If you do a good job of Construction Administration [CA], you, the architect, will lose money - guaranteed.
The main reason is that contractors are mendacious and/or incompetent.
This hasn't always been the case. Prior to 1980, the superintendents and project managers in modest sized construction outfits were often more experienced than the architectural staff and could be counted on to do it right.
The only place I find that type of person these days and for the past two decades is in a construction management firm that negotiates, not bids, its work. Many developers have similar capabilities. If your contractor came to you by way of a public or open bidding process, you should expect the worst. You won't be disappointed.
If you are a capable architect, this is an aggravation but mostly it is a financial problem. The reason is that you will burn through your fee at two to three times the rate that the standard AIA contract anticipates. If you choose not to put out the extra effort, you risk an unhappy client and additional liability. Even if your documents are air-tight, you can find yourself being sued. You probably won't have a judgement against you, but you will use up your professional liability insurance deductible and plenty more before you are able to make your case.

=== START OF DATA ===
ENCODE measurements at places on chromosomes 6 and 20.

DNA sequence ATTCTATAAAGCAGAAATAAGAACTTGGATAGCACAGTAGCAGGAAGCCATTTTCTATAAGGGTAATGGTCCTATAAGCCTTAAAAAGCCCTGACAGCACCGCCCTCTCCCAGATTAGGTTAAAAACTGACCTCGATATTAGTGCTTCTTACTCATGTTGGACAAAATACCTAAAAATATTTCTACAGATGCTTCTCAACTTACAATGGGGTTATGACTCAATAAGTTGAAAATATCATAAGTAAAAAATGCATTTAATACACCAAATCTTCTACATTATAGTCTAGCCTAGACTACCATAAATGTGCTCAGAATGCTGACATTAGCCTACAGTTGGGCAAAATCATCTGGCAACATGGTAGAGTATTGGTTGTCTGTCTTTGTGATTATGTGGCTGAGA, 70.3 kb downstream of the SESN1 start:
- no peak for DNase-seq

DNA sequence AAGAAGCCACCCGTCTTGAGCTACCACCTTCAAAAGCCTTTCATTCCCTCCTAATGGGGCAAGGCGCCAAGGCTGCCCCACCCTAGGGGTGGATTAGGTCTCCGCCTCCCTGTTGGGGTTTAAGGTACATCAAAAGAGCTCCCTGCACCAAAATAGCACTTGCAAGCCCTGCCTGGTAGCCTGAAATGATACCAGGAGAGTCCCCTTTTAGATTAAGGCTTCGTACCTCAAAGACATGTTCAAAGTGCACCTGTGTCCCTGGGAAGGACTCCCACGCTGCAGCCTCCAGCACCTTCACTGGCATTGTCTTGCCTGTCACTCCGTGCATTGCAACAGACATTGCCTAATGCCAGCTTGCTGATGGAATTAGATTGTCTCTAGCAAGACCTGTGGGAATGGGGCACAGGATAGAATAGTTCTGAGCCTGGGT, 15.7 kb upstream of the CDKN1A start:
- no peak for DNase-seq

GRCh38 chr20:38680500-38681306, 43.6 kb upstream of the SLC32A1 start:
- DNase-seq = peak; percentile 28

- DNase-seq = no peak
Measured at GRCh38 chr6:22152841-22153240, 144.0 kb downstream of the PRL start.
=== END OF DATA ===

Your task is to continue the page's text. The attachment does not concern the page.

It is way better to do an outstanding job of CA. And get paid for it if at all possible by setting a limit on the number of hours that CA includes. After all you do not have controll over this part of the project. The downloadable file was prepared to make our case to a client years ago. We still refer to and paraphrase it in our proposals and contracts.
Here is a listing of some of the issues that you can expect from the low bidder.
Bear in mind that you will still be certifying pay requests, reviewing test reports, issuing the Certificate of Substantial Completion, documenting Closeout and perhaps reporting to your owner's board.
We discovered what was happening only after years of losing money on CA. You don't want to do that.